(Date:10/12/2017)... ... October 12, 2017 , ... The American College of Medical ... Friedman, PhD, FACMI, during the Opening Session of AMIA’s Annual Symposium in Washington, D.C. ... honor of Morris F. Collen, a pioneer in the field of medical informatics, this ...
(Date:10/12/2017)... ... October 12, 2017 , ... Dr. Parsa ... contributed a medical article to the newly revamped Cosmetic Town journal ... the hair transplant procedure known as Follicular Unit Extraction (FUE). , ...
(Date:10/12/2017)... ... October 12, 2017 , ... On Saturday, October 21, the Health ... Miles by Moonlight to raise money for the American Heart Association Heart Walk. Teams ... Teams will work together to keep their treadmills moving for 5 hours. Treadmills will ...
(Date:10/12/2017)... ... October 12, 2017 , ... In ... taxes a year. In some states—like New York, New Jersey, Massachusetts, Texas, Virginia, ... overseas retirement havens have extremely low property-tax rates, which contributes to the relatively ...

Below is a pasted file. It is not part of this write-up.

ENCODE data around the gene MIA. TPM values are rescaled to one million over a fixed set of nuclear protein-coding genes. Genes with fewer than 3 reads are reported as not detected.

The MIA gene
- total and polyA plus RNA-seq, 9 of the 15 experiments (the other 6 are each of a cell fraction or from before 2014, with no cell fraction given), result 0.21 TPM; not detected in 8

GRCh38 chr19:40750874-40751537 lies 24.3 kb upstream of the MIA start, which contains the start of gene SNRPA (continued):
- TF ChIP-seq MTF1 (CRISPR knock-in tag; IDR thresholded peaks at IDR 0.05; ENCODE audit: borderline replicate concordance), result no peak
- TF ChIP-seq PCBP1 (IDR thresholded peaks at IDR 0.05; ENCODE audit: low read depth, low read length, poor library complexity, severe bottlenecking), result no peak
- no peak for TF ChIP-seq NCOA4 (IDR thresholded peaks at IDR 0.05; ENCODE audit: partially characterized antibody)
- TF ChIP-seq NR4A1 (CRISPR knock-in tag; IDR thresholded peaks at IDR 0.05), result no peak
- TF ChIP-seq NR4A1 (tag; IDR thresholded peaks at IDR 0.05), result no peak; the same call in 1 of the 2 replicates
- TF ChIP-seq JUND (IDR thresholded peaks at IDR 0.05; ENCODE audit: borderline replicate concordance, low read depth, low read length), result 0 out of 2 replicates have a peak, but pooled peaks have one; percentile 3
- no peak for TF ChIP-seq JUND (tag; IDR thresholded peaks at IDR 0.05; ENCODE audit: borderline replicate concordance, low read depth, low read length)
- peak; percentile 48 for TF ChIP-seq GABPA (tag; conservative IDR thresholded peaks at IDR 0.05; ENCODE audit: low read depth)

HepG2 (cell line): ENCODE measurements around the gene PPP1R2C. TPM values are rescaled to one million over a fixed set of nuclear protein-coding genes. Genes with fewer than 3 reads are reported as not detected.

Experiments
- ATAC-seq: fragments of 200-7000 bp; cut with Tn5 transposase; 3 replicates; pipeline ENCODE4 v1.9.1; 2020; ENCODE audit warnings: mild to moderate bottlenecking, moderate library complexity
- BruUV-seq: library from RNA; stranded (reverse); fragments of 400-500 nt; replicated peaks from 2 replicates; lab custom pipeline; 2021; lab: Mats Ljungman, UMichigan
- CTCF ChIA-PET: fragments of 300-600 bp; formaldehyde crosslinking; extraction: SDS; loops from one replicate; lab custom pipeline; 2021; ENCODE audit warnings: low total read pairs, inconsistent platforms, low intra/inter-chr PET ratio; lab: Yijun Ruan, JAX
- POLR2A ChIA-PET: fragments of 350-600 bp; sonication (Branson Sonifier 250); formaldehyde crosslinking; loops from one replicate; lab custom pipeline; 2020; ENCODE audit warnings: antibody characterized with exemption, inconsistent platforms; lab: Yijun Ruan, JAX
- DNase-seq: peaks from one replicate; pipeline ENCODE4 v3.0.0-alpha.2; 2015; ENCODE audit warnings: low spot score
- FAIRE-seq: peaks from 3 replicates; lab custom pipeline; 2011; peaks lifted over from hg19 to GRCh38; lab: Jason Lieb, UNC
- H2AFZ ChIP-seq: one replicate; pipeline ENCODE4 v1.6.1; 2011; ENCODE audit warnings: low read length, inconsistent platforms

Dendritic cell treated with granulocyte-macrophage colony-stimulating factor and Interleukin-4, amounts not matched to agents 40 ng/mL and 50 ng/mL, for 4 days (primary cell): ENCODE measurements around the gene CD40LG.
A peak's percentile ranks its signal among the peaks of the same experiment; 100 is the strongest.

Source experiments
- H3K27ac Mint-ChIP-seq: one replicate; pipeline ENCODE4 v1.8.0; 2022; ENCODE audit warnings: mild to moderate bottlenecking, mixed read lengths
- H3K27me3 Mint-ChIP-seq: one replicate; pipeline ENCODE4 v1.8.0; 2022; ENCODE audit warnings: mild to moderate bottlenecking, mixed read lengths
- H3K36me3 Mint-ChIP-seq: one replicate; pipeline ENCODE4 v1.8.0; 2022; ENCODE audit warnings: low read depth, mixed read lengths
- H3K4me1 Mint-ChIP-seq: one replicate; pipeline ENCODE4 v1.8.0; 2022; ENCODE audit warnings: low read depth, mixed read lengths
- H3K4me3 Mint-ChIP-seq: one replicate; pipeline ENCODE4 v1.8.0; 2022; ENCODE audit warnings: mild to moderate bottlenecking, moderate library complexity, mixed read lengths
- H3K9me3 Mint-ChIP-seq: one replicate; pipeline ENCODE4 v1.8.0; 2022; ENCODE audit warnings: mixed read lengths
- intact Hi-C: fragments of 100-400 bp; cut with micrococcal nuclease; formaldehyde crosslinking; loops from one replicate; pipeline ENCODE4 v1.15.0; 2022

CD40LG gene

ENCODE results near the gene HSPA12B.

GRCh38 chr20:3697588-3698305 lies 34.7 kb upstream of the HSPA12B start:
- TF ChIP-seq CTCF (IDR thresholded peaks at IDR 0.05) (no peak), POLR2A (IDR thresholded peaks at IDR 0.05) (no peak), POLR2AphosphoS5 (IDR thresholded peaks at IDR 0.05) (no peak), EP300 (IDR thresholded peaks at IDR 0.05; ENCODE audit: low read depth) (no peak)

Breaking Medicine News(10 mins):
(Date:10/2/2017)... COPENHAGEN, Denmark , Oct. 2, 2017 The ... tool in the struggle to reverse the tide of prescription ... plan for regulating their medicine intake and stepping down their ... is set to launch in December 2017; the first 100,000 ... access. Learn more at http://www.rebound-solution.com/ ...
(Date:9/27/2017)...  Commended for their devotion to personalized service, SMP Pharmacy ... one in the South Florida Business Journal,s 50 Fastest-Growing Companies, ... list, the national specialty pharmacy has found its niche.  To ... soon be honored by SFBJ as the 2017 Power Leader ... to receive his award in October, Bardisa said of the ...
(Date:9/25/2017)... , Sept. 25, 2017  EpiVax, Inc., a ... design, and immune-engineering today announced the launch of ... development of personalized therapeutic cancer vaccines. EpiVax has ... exclusive access to enabling technologies to the new ... will lead EpiVax Oncology as Chief Executive Officer. ...
Breaking Medicine Technology: